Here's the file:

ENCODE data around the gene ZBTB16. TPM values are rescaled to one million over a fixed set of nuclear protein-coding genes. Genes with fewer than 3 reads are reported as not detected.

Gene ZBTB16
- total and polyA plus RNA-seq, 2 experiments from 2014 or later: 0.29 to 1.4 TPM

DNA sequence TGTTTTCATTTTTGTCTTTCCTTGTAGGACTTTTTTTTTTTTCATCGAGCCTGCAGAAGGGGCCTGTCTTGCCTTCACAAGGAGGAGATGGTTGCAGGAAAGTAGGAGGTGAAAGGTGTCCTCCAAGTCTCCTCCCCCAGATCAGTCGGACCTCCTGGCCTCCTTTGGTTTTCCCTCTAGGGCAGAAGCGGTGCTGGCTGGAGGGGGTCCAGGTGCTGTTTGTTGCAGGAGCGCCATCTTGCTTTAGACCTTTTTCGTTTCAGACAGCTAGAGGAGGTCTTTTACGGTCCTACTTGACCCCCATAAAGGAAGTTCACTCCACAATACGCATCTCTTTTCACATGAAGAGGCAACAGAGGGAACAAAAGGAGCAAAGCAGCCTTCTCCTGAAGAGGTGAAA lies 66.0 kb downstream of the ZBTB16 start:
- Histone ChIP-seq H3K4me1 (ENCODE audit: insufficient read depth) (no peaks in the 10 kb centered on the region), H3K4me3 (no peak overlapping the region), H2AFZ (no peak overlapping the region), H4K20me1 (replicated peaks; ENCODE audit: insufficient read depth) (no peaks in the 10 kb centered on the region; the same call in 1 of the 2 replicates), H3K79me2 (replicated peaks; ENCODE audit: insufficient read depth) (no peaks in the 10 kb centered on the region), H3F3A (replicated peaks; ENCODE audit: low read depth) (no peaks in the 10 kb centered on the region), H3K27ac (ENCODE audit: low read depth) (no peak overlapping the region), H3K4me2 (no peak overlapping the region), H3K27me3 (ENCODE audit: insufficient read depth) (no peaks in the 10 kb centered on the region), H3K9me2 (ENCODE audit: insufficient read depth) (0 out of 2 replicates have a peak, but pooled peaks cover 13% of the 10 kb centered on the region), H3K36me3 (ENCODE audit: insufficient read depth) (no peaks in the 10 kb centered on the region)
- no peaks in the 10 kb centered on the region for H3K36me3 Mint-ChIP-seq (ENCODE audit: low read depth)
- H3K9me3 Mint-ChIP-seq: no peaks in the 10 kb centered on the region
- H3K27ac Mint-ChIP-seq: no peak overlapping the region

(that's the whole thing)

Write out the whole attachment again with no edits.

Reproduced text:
ENCODE data around the gene ZBTB16. TPM values are rescaled to one million over a fixed set of nuclear protein-coding genes. Genes with fewer than 3 reads are reported as not detected.

Gene ZBTB16
- total and polyA plus RNA-seq, 2 experiments from 2014 or later: 0.29 to 1.4 TPM

DNA sequence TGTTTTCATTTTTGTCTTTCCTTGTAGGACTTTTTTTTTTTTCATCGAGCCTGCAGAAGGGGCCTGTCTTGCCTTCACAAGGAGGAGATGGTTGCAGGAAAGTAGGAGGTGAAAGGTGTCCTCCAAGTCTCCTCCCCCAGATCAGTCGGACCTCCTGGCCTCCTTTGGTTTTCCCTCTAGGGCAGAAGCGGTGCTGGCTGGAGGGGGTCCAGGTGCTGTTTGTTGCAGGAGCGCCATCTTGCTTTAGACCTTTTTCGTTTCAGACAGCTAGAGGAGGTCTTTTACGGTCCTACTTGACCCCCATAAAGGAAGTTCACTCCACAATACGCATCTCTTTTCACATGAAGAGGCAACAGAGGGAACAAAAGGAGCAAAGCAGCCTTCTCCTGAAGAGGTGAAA lies 66.0 kb downstream of the ZBTB16 start:
- Histone ChIP-seq H3K4me1 (ENCODE audit: insufficient read depth) (no peaks in the 10 kb centered on the region), H3K4me3 (no peak overlapping the region), H2AFZ (no peak overlapping the region), H4K20me1 (replicated peaks; ENCODE audit: insufficient read depth) (no peaks in the 10 kb centered on the region; the same call in 1 of the 2 replicates), H3K79me2 (replicated peaks; ENCODE audit: insufficient read depth) (no peaks in the 10 kb centered on the region), H3F3A (replicated peaks; ENCODE audit: low read depth) (no peaks in the 10 kb centered on the region), H3K27ac (ENCODE audit: low read depth) (no peak overlapping the region), H3K4me2 (no peak overlapping the region), H3K27me3 (ENCODE audit: insufficient read depth) (no peaks in the 10 kb centered on the region), H3K9me2 (ENCODE audit: insufficient read depth) (0 out of 2 replicates have a peak, but pooled peaks cover 13% of the 10 kb centered on the region), H3K36me3 (ENCODE audit: insufficient read depth) (no peaks in the 10 kb centered on the region)
- no peaks in the 10 kb centered on the region for H3K36me3 Mint-ChIP-seq (ENCODE audit: low read depth)
- H3K9me3 Mint-ChIP-seq: no peaks in the 10 kb centered on the region
- H3K27ac Mint-ChIP-seq: no peak overlapping the region